Principles and Publication Ethics

General Principles

MSP aims to cre­ate products that fur­ther, in­form, and in­spire math­em­at­ic­al and sci­entif­ic re­search. As such, we are com­mit­ted to pub­lish­ing only ori­gin­al, high-qual­ity work. MSP pro­tects and re­spects in­tel­lec­tu­al prop­erty, copy­right, au­thor­ship and primacy.

All our journ­als are peer re­viewed single-blind, un­der the guid­ance of our in­de­pend­ent ed­it­or­i­al boards. MSP and our ed­it­ors cham­pi­on free­dom of ex­pres­sion and aim to main­tain the in­teg­rity of the aca­dem­ic re­cord. Our highly qual­i­fied ed­it­or­i­al boards en­sure the ac­cur­acy, com­plete­ness and ori­gin­al­ity of every pub­lished art­icle, and strive for a fair and ef­fi­cient de­cision pro­cess. Our ed­it­ors are ac­count­able for everything pub­lished in their journ­als, and aim to con­stantly im­prove them.

MSP fosters ed­it­or­i­al in­de­pend­ence. Busi­ness needs and com­mer­cial con­sid­er­a­tions are nev­er al­lowed to com­prom­ise in­tel­lec­tu­al and eth­ic­al stand­ards. MSP nev­er in­ter­feres with the de­cision on which art­icles to pub­lish. The de­cisions to ac­cept or re­ject a sub­mis­sion is based only on the pa­per’s im­port­ance, ori­gin­al­ity and clar­ity. Er­rors and in­ac­cur­ate or mis­lead­ing state­ments are cor­rec­ted promptly and with due prom­in­ence.

Plagiarism

We con­demn pla­gi­ar­ism, and be­lieve that an au­thor is en­titled to re­ceive cred­it for their own in­tel­lec­tu­al cre­ation.

For ma­jor in­stances of pla­gi­ar­ism, MSP fol­lows the COPE guidelines. Spe­cific­ally, if an au­thor is sus­pec­ted of copy­ing an­oth­er’s work, ed­it­ors are ex­pec­ted to first in­form the au­thor of the ac­cus­a­tion, and so­li­cit a re­sponse; if the au­thor’s ex­plan­a­tion is un­sat­is­fact­ory, ed­it­ors will then re­ject the of­fend­ing pa­per, and also in­form the au­thor’s in­sti­tu­tion or em­ploy­er as to the nature of the of­fense. If the pa­per was already pub­lished by MSP be­fore the pla­gi­ar­ism was dis­covered, MSP will re­tract the art­icle and pub­lish a state­ment ex­plain­ing the re­trac­tion for the be­ne­fit of fu­ture read­ers.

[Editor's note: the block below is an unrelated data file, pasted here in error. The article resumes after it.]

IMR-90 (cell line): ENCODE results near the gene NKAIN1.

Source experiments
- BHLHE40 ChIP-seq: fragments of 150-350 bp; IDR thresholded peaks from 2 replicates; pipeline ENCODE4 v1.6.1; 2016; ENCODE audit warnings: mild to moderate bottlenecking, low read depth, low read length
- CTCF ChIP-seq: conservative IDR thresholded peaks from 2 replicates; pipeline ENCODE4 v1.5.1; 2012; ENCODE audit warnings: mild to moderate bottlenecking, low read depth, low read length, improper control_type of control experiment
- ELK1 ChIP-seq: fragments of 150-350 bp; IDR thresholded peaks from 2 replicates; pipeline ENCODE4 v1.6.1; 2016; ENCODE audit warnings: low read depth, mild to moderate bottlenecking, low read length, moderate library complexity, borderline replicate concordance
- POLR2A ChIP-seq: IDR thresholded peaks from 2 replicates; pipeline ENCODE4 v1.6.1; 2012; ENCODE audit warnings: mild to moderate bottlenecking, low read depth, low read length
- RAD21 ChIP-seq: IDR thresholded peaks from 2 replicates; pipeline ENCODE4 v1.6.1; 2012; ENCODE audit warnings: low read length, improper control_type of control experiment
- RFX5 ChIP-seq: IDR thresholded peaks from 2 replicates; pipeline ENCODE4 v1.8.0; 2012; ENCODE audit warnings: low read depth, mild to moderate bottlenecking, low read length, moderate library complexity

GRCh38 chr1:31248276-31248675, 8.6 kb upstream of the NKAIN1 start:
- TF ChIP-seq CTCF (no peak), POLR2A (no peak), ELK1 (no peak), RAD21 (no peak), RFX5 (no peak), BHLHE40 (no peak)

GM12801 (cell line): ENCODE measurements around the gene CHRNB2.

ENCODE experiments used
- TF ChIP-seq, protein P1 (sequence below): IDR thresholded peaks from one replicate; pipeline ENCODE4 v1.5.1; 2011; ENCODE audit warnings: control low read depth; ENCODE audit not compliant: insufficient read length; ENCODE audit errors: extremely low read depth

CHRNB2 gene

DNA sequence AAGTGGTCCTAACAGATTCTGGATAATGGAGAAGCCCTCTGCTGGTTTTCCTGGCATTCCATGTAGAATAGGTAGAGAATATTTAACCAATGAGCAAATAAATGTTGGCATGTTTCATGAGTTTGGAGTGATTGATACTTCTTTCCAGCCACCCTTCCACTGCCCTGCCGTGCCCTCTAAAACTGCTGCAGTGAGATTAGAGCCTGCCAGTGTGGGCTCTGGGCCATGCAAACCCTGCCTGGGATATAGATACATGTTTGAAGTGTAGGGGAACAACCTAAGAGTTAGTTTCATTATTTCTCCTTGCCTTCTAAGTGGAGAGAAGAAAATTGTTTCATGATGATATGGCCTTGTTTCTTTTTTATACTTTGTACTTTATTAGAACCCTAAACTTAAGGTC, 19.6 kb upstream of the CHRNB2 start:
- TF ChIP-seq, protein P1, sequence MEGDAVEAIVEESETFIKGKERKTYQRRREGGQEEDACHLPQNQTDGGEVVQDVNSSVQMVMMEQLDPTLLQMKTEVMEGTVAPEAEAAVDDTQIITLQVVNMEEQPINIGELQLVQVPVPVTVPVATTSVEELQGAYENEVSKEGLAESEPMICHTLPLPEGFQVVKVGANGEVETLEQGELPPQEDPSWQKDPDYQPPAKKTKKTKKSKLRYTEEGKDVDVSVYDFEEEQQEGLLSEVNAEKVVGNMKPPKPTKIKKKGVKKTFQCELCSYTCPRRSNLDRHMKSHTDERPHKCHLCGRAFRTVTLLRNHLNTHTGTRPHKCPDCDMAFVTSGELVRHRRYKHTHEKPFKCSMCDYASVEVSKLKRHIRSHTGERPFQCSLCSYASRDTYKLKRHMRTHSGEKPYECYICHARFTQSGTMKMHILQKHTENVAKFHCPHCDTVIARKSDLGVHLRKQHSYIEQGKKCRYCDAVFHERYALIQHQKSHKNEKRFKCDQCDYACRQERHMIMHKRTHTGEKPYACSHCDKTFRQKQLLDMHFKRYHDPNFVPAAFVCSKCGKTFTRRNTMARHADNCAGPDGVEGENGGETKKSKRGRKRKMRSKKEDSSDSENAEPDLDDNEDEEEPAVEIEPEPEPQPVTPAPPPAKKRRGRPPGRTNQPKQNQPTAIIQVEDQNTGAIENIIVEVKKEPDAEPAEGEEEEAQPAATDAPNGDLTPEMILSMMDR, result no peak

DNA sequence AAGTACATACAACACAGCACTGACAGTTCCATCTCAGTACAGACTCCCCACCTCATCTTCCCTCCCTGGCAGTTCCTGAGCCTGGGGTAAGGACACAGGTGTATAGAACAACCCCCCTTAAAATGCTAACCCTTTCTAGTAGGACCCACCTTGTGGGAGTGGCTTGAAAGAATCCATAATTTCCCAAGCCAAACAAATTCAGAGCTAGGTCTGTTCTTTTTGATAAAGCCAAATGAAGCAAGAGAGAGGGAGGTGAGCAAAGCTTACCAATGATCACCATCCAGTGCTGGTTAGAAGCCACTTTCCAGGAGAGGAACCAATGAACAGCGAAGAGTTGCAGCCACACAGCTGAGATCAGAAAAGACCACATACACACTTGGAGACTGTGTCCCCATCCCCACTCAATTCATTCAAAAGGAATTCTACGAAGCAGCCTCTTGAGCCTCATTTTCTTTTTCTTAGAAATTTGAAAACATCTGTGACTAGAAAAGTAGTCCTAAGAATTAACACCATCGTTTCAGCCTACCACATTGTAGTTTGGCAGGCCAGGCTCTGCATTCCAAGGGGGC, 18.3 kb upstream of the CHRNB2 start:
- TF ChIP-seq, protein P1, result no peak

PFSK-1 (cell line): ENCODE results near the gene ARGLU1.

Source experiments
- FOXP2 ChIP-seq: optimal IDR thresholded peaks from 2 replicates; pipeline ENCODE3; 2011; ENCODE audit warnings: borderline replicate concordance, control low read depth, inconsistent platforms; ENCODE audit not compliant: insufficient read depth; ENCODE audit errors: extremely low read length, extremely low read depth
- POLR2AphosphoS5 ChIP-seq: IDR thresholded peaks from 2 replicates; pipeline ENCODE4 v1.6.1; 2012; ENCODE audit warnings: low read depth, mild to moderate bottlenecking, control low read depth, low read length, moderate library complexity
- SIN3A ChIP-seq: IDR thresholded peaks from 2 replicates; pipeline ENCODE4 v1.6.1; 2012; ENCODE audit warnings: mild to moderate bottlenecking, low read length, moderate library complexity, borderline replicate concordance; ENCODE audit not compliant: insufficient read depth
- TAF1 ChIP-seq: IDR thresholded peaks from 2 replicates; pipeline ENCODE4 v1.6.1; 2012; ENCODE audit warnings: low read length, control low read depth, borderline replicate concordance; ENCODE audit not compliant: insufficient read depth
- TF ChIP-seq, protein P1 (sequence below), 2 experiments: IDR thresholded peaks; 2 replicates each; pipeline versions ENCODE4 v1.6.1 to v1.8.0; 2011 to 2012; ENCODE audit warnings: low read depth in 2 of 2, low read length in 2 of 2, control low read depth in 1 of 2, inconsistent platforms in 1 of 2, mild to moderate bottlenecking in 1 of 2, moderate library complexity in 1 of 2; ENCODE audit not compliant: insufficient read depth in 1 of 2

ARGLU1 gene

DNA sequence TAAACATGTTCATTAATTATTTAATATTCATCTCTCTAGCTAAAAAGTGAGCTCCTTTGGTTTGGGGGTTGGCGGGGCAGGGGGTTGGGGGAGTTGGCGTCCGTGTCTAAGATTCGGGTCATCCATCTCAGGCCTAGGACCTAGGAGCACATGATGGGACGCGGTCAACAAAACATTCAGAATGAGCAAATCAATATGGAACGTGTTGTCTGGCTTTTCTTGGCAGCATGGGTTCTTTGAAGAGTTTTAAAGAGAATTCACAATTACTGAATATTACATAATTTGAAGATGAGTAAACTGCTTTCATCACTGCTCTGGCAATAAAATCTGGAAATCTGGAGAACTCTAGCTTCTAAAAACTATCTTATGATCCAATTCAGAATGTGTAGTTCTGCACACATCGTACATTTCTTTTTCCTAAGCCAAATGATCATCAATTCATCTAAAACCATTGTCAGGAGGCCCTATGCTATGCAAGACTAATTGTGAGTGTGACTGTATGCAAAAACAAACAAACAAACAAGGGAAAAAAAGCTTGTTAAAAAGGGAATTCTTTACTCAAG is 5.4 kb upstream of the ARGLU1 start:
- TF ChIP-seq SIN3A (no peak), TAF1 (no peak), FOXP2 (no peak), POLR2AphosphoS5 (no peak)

Less ex­tens­ive in­stances of copy­ing, in mat­ters that are not cru­cial to the con­tent or con­clu­sions of the pa­per, may not ne­ces­sar­ily be re­por­ted to an au­thor’s in­sti­tu­tion; however, MSP ex­erts great ef­forts to avoid pub­lish­ing pa­pers in which this kind of copy­ing has oc­curred. If a pa­per that has been sub­mit­ted for con­sid­er­a­tion is found to have copied parts of its in­tro­duc­tion or sup­port­ing res­ults (for ex­ample) from an­oth­er source, the pa­per will not be ac­cep­ted for pub­lic­a­tion as-is. The pa­per may be re­jec­ted, or, at the dis­cre­tion of the ed­it­or, the au­thor may be re­quired to re­write, re­move, or quote with at­tri­bu­tion any copied ma­ter­i­al.

Ex­tens­ive copy­ing from one’s own works, though it does not con­sti­tute pla­gi­ar­ism, is sim­il­arly dis­cour­aged ex­cept to the ex­tent ne­ces­sary to help the read­er. Pub­lish­ing the same ma­ter­i­al in mul­tiple ven­ues is not good for the aca­dem­ic com­munity.

For Authors: Policies
MSP and Open Access